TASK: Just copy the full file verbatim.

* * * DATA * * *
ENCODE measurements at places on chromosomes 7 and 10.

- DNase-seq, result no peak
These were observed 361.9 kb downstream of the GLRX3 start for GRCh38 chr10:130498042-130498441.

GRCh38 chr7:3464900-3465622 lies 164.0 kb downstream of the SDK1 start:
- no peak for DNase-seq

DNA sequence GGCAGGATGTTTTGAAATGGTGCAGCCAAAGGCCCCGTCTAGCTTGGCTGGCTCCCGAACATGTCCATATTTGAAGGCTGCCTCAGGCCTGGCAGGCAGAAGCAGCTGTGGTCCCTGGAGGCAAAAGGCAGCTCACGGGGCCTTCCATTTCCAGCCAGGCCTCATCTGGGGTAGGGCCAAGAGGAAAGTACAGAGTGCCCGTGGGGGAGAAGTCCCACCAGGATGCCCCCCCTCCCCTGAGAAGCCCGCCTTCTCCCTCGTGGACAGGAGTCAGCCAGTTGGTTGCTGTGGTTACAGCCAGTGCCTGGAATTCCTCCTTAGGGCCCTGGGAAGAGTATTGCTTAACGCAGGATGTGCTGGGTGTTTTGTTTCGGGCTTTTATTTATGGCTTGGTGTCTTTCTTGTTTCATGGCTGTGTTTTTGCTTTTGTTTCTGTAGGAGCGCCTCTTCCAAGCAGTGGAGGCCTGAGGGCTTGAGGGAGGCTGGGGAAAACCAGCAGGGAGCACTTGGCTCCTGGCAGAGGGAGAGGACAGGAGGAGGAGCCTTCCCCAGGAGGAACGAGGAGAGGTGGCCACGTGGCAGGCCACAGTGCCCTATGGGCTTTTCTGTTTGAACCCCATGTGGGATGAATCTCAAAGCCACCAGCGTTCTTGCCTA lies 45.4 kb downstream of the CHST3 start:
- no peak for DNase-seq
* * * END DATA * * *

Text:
ENCODE measurements at places on chromosomes 7 and 10.

- DNase-seq, result no peak
These were observed 361.9 kb downstream of the GLRX3 start for GRCh38 chr10:130498042-130498441.

GRCh38 chr7:3464900-3465622 lies 164.0 kb downstream of the SDK1 start:
- no peak for DNase-seq

DNA sequence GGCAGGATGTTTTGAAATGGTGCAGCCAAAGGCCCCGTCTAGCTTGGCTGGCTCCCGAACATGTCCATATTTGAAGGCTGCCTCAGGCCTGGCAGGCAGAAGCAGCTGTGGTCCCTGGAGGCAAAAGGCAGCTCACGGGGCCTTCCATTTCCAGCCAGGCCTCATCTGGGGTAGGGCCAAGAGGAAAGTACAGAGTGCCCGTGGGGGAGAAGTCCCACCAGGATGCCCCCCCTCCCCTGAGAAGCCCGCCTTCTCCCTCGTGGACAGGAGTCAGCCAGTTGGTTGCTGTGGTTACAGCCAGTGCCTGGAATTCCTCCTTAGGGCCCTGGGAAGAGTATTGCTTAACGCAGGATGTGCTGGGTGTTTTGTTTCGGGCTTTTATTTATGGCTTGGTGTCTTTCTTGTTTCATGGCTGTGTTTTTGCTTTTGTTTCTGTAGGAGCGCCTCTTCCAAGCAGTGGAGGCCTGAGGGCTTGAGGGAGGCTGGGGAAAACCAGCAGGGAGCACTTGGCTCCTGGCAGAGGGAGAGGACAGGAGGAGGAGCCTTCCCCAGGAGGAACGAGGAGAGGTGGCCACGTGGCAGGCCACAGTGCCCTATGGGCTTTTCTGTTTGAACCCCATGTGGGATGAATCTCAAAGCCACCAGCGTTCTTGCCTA lies 45.4 kb downstream of the CHST3 start:
- no peak for DNase-seq